(5.2 out of 10)
|Number of Jobs:||46,900|
|This Job is Ranked in|
|Best Social Services Jobs||#23|
|The 100 Best Jobs||#85|
Paralegals aid attorneys in nearly every facet of the legal profession—from drafting motions to summarizing reports of legal precedent. Also known as legal assistants, paralegals, like lawyers, can specialize in certain types of law, such as criminal, corporate, immigration, and family. Their involvement in legal cases depends on their employer's discretion. Some have a high degree of responsibility and autonomy, while others are restricted to narrower roles. The best paralegals are team players who work behind the scenes.
The Bureau of Labor Statistics (BLS) projects 18.3 percent employment growth for paralegals between 2010 and 2020, adding 46,900 positions. The anticipated growth is leaps and bounds above that of lawyers. The difference makes becoming a paralegal a great option for individuals who are interested in law but don't want to endure the longer process of becoming a lawyer.
The BLS reports that the median annual wage for paralegals was $46,730 in 2011. The best-paid 10 percent in the field made $75,400, while the bottom 10 percent made approximately $29,390. The highest-paid in the profession work in the metropolitan areas of San Francisco, San Jose, Calif., and Washington, D.C.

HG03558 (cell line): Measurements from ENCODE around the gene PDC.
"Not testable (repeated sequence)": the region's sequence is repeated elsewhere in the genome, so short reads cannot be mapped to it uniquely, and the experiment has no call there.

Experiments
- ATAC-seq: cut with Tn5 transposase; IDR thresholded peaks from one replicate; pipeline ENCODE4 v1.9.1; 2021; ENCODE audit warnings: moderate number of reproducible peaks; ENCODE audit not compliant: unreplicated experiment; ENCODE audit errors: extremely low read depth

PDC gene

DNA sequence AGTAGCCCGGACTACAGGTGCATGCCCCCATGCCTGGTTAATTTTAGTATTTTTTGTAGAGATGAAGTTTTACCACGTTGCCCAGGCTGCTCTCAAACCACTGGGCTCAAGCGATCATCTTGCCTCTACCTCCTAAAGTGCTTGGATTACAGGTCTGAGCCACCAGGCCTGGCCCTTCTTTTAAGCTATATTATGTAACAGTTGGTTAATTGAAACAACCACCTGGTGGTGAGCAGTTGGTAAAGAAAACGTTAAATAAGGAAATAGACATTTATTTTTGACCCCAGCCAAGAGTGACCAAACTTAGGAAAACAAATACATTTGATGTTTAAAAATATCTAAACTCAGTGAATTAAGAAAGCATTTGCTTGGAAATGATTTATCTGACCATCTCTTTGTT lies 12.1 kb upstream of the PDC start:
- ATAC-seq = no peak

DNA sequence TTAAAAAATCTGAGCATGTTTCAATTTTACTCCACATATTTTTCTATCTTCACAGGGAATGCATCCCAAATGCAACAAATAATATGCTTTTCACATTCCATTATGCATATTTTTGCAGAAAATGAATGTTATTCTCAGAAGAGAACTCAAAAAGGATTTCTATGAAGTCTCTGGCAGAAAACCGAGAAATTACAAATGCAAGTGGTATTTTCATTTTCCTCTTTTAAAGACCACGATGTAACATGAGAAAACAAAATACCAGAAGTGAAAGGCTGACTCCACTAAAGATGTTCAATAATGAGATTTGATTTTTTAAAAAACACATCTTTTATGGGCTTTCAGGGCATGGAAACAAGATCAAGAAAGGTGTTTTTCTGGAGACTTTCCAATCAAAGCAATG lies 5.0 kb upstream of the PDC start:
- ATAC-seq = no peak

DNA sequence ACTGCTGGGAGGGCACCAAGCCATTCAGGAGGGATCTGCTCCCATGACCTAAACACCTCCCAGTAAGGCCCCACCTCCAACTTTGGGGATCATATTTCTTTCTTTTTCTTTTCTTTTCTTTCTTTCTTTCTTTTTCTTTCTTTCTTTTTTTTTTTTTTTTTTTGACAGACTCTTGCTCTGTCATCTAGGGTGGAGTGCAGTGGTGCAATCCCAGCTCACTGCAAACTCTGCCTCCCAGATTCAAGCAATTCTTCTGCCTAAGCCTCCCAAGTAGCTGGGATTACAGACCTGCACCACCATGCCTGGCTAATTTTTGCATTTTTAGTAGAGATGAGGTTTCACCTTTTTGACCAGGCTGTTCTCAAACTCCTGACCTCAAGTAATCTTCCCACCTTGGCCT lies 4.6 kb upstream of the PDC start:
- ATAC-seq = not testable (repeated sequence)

There are no set requirements to becoming a paralegal. Most have an associate's degree in paralegal studies from a community college. Some holders of bachelor's degrees obtain a certificate in paralegal studies post-graduation. These certificate programs last only for a few months and provide an intense introduction to the field. Before enrolling in either an associates or certificate program, a prospective paralegal should investigate the placement rate of recent graduates. Completing an established internship program frequently leads to hiring. Some employers hire college graduates and provide their own on-the-job training.
"In a competitive job market, candidates can set themselves apart by becoming credentialed after completing their formal education," said Tracey Young, former president of the National Federation of Paralegal Associations and now a board adviser, in an email. "By successfully passing a voluntary certification exam such as the Paralegal CORE Competency Exam, candidates demonstrate their knowledge and understanding of the essential skills and concepts necessary to effectively work as a paralegal." To get a leg up on the competition, Young says, job seekers should "join a local paralegal association to network and get an inside track on employment opportunities, and to volunteer for pro bono opportunities with the paralegal association or bar association to get practical experience as well as network with the legal community."
Last updated by Chris Gay.